RIVERSIDE – Two men accused of killing a Pinyon Pines family in 2006 must stand trial for murder, a judge ruled Monday, Oct. 31, following a four-day preliminary hearing.
Riverside County Superior Court Judge Bernard Schwartz found there was sufficient evidence to warrant a trial for Robert Lars Pape and Cristin Conrad Smith, both 28. They are charged with three counts of first-degree murder and special circumstance allegation of multiple murders.
Schwartz scheduled a post-preliminary hearing arraignment for Nov. 15 at the Riverside Hall of Justice.
Pape, who’s being held without bail at the Robert Presley Detention Center in Riverside, could face the death penalty if convicted.
Smith, who’s being held without bail at the Southwest Detention Center in Murrieta, was a juvenile at the time and would face life in prison without the possibility of parole if found guilty.
District Attorney’s Office Investigator Ryan Bodmer returned to testify Monday, questioned at length by Smith’s attorney, John Dolan, who pressed the witness with a series of questions on the process by which data was procured and analyzed on his client’s mobile device.
Dolan repeatedly made reference to the 10 years that had elapsed since the killings and when investigators did their 20-hour “drive study” to attempt to replicate the movements of Smith and Pape on that fateful night, using mobile phone tracking information.
Dolan questioned the signal strength of two Verizon Wireless towers that created a “footprint” of the defendants’ locations, wondering whether the dimensions of the towers and the density of cell use in the Coachella Valley could have affected results of forensic analysis on the phones. Bodmer stood by the results.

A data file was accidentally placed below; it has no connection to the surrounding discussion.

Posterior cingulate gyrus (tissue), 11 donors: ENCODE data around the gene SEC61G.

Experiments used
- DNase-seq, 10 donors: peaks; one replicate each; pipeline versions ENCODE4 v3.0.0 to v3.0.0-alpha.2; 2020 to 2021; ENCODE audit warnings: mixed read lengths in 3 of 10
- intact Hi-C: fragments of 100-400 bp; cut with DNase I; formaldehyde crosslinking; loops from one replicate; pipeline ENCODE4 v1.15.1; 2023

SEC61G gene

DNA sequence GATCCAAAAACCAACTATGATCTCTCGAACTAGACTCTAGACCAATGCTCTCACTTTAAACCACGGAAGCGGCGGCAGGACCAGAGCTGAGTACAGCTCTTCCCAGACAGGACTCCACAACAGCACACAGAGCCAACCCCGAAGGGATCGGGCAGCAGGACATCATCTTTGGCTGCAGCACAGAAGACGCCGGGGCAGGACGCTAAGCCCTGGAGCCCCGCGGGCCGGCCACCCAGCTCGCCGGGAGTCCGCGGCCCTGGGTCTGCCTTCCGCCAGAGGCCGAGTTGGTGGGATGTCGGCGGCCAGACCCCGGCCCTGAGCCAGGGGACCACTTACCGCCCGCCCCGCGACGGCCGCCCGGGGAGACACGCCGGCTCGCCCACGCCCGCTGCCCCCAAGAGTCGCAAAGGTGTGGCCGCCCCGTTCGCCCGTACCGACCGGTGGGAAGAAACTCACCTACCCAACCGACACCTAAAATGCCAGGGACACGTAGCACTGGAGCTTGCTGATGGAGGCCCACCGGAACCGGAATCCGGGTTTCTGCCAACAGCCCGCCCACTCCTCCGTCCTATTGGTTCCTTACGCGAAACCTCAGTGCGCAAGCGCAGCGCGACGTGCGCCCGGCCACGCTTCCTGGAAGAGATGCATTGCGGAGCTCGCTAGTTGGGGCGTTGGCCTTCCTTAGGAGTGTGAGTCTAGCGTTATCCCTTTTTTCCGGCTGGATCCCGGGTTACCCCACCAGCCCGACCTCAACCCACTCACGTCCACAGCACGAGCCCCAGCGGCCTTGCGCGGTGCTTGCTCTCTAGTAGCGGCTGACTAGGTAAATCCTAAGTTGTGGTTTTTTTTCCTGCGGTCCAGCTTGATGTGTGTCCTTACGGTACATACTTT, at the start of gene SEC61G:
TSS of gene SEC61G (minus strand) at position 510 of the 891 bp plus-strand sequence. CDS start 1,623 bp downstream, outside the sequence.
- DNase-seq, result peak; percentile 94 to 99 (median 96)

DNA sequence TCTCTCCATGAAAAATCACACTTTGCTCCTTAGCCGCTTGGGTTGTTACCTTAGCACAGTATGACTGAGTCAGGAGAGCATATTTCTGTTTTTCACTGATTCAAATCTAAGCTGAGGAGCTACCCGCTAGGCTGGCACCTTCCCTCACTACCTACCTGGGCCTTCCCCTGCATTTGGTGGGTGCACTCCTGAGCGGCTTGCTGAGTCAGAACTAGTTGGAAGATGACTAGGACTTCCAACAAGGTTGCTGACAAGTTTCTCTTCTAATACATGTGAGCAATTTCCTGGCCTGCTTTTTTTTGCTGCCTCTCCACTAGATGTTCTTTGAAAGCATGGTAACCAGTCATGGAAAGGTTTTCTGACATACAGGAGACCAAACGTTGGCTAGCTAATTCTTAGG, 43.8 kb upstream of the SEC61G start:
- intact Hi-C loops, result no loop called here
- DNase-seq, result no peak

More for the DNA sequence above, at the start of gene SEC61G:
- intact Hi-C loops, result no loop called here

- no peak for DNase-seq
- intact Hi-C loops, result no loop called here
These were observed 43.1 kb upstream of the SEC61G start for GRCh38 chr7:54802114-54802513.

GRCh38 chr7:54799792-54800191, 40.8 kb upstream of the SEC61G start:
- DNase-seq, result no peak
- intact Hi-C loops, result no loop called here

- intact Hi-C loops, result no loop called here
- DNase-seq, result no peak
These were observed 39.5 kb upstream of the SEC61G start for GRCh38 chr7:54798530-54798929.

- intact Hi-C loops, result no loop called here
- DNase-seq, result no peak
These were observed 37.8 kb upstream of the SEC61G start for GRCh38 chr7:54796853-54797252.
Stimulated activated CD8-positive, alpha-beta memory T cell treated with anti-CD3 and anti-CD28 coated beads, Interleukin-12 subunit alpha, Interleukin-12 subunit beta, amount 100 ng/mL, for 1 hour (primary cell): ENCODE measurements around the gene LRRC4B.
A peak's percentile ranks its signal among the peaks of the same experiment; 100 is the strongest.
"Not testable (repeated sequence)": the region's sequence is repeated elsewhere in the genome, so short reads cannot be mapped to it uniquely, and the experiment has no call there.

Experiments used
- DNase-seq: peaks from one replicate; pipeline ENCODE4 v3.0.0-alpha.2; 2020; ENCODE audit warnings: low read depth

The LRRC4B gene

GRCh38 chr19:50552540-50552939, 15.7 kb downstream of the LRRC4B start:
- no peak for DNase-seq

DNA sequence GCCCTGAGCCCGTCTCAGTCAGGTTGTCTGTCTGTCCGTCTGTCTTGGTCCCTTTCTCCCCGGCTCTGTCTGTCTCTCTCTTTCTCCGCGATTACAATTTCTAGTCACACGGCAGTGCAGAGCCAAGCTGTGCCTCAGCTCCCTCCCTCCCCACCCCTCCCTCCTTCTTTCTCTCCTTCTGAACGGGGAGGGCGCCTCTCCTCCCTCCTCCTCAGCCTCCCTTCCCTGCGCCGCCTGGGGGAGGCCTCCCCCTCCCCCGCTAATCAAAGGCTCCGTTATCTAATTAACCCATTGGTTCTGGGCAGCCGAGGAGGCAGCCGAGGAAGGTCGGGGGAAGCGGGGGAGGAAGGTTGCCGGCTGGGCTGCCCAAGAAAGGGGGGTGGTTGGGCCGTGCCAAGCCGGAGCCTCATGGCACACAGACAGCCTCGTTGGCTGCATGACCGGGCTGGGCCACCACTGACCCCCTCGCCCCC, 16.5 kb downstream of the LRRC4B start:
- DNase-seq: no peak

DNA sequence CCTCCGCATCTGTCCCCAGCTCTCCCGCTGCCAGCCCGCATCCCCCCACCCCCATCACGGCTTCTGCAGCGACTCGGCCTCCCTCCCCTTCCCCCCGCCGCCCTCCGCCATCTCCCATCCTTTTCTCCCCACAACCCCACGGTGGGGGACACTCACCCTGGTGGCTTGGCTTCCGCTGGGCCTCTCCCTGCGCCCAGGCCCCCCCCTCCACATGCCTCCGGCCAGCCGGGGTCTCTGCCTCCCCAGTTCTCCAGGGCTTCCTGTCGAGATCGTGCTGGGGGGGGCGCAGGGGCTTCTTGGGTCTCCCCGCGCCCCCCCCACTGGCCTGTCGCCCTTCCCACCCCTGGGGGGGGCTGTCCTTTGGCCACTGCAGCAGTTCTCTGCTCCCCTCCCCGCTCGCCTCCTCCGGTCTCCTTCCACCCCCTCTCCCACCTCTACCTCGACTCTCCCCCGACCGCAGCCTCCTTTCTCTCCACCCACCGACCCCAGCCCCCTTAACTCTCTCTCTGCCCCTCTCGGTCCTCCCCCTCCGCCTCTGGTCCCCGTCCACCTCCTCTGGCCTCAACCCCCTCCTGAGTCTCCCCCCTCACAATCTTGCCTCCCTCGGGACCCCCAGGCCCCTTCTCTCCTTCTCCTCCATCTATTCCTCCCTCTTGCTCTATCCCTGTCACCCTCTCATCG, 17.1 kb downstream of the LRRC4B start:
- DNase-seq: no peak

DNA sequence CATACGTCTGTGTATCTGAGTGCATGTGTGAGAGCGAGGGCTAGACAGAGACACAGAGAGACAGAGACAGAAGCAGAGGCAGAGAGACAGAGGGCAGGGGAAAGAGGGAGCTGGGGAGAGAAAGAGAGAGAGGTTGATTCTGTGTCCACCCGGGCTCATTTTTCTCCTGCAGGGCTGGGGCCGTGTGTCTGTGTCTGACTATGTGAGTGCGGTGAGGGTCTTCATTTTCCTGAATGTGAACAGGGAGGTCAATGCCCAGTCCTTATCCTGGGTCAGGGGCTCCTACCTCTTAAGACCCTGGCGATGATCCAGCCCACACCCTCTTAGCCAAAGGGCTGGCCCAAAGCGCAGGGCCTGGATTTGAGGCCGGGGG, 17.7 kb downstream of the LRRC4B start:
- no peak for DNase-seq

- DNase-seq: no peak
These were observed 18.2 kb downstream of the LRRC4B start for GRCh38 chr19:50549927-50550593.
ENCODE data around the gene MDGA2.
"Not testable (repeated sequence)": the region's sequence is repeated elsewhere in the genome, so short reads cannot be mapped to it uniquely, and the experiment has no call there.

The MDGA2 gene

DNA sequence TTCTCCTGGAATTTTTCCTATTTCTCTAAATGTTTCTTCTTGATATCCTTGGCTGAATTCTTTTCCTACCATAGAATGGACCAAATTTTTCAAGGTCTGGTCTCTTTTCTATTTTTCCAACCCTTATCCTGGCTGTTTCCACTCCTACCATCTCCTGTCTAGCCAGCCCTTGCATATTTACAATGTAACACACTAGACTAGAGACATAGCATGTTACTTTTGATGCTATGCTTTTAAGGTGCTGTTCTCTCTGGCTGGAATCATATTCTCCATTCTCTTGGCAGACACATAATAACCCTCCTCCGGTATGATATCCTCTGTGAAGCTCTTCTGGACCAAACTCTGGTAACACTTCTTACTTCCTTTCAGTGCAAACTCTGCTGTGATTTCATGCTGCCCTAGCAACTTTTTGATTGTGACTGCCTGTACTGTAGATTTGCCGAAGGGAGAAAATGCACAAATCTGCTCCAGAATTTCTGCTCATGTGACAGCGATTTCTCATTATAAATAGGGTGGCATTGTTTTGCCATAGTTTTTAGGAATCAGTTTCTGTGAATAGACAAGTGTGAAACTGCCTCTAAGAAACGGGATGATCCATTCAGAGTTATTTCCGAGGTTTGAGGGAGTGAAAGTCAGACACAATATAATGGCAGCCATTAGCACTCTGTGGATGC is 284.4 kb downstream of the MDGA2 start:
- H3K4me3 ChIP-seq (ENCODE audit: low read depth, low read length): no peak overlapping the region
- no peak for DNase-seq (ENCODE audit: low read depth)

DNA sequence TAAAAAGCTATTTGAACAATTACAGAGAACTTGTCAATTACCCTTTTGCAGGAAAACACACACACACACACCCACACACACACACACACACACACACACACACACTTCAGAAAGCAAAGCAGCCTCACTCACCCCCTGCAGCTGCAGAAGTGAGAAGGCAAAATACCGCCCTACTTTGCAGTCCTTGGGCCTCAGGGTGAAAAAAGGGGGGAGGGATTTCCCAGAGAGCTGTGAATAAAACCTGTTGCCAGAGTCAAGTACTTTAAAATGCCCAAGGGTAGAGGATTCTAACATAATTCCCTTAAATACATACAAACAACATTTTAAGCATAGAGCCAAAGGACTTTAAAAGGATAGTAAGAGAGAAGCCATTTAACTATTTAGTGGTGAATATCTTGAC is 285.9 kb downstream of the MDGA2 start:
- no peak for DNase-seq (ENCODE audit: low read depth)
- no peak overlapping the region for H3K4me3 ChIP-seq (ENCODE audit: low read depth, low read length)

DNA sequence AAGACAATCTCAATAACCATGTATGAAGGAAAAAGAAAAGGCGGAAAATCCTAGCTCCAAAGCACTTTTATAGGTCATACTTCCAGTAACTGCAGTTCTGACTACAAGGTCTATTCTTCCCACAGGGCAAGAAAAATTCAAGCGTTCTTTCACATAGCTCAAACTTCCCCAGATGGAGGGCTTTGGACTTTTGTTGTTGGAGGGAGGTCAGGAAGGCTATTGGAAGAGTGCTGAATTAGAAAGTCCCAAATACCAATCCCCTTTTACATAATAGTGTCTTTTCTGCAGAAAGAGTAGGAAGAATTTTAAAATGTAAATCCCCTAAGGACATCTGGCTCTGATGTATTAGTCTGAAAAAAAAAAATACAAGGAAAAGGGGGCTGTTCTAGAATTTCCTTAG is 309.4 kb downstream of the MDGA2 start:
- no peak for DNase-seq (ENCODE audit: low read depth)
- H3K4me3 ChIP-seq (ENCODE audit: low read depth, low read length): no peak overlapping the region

Last week, Bodmer interpreted cell records for the prosecution, showing that Pape was allegedly in communication with a former girlfriend, 18-year-old Becky Friedli, three days before she was killed, and possibly even within a few hours of her death.
Bodmer also testified there was evidence that Pape’s and Smith’s phones were active and on the move in the cities of Rancho Mirage and Palm Springs on the night of Sept. 17, 2006, when Becky Friedli, her mother, 53-year-old Vicki Friedli and the woman’s boyfriend, 55-year-old Jon Hayward, were killed.
The phone evidence seemingly undercut the defendants’ initial claims that they were nowhere in the vicinity of the victims’ Pinyon Pines property that night.
Pape and Smith were previously charged with the killings, but after problems arose during grand jury proceedings in 2014, the District Attorney’s Office temporarily shelved the case. The defendants were re-arrested last June.
Sheriff’s Detective Ben Ramirez testified last week that Becky Friedli’s partially burned remains were discovered in a wheelbarrow, about 70 feet north of her family home at 68550 Alpine Drive. An autopsy listed her cause of death as “homicidal violence,” but nothing more specific.
Ramirez said Vicki Friedli’s charred body was located in the laundry room. She had been shot once in the head. Hayward was found in the kitchen, with a shotgun blast to the chest, according to the prosecution.
“There were two gas cans in the garage,” Ramirez said. “We found match sticks and lighter fluid on the north side of the house.”
Pape and Smith were charged again after new evidence emerged following an exhaustive 16-month investigation, according to an arrest warrant declaration by sheriff’s Investigator Lester Harvey.
The affidavit referenced phone calls between Pape and his girlfriend, Sara Honiker, regarding an unregistered gun and a statement from an anonymous informant indicating Smith’s alleged admission to igniting the fire at the victims’ home.
Pape and Smith told investigators they were in Cathedral City when the trio were killed.
Investigators played back recorded jail phone calls, eventually finding two allegedly incriminating conversations between Pape and his girlfriend.
According to Harvey, Pape discussed two guns registered under Honiker’s name, as well as a handgun that would “never be registered.” Investigators determined that a Glock model 22 .40-caliber pistol was among weapons potentially used in the killings.
In 2011, an anonymous source contacted investigators and alleged that in 2007, he or she overheard Smith discussing the fire and was admonished by Pape to shut up.
Harvey said detectives identified and located the informant in May 2016, and that the person told investigators that Smith, a former U.S. Army ranger, once imparted that “You don’t need to be in the military to kill someone.”